Self-help treatments are an important intervention tool, with high accessibility and ease of application. To our knowledge, no research has previously been conducted on any self-help intervention derived from eye movement desensitization and reprocessing (EMDR) therapy. In this study, we evaluated the mental health status of children not directly affected by the pandemic and investigated the effects of using an EMDR-derived self-help intervention in children as a low-intensity treatment. The mental health status of 178 children was evaluated online via the State-Trait Anxiety Inventory for Children (STAIC) and Childhood Posttraumatic Stress Reaction Index (CPTS-RI). Then, children were randomly assigned to intervention and waitlist. A booklet containing EMDR-derived techniques was sent via the school online portal and the intervention was conducted. Posttests were administered 4 weeks later. The attrition rate was 45.5%, with 97 children completing the trial (intervention: 52; waitlist: 45). At baseline, 76.4% of children showed posttraumatic stress symptoms (PTSS) above threshold. Results showed a statistically significant decrease in the posttest PTSS scores for the intervention group compared to waitlist. The intervention group had significant pre–post improvement on all but one subscale, while the waitlist group showed a significant increase in state anxiety on the STAIC. In conclusion, posttraumatic stress was found to be high in children during the COVID-19 outbreak period, and EMDR-derived self-help intervention appeared to be an effective psychosocial intervention tool.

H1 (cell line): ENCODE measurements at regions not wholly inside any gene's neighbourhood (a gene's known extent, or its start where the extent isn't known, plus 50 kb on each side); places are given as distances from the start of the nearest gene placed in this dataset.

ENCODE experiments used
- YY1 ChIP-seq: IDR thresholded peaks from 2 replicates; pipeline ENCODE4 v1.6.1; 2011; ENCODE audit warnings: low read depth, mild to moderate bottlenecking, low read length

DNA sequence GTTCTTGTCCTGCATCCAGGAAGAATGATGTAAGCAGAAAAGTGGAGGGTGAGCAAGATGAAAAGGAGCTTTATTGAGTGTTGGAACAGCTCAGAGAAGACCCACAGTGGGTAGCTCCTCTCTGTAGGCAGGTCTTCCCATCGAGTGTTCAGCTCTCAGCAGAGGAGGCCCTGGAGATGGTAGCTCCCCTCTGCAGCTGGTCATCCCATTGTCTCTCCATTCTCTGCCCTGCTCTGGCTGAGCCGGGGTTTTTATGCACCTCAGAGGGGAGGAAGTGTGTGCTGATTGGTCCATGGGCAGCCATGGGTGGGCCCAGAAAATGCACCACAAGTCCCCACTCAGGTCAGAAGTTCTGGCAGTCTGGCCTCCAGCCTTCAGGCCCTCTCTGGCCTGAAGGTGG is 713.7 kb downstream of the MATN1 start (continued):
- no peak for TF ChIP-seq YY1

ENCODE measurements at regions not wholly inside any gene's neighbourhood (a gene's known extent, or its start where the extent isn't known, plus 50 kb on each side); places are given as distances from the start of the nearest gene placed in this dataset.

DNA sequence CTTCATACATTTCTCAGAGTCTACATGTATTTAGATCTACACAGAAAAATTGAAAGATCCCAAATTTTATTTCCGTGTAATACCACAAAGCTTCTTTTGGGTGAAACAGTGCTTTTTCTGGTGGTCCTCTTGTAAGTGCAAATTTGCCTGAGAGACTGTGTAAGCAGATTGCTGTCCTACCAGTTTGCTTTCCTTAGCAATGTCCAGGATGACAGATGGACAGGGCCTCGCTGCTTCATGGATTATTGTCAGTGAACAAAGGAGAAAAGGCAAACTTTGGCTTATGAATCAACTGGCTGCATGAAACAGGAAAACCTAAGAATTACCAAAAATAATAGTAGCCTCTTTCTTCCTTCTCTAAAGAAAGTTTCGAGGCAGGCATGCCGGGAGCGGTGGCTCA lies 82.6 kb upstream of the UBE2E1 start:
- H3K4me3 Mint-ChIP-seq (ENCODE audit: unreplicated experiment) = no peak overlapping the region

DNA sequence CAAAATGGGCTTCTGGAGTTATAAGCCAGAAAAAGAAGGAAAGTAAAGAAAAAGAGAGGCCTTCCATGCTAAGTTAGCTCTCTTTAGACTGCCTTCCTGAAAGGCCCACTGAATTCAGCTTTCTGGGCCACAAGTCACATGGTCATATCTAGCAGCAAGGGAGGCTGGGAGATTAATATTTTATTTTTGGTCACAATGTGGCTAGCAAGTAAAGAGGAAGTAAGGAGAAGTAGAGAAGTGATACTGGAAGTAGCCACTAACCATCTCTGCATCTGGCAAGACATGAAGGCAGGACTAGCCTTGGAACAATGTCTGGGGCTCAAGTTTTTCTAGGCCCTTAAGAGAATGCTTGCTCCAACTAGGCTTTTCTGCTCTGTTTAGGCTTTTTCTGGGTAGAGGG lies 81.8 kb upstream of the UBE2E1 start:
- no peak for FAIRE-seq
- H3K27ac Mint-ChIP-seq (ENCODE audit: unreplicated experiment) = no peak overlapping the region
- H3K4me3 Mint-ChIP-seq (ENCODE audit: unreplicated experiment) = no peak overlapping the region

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Karadag, M., Topal, Z., Ezer, R. N., & Gokcen, C. (2021). Journal of EMDR Practice and Research, 15(2), 114–126. https://doi.org/10.1891/EMDR-D-20-00054
Journal of EMDR Practice and Research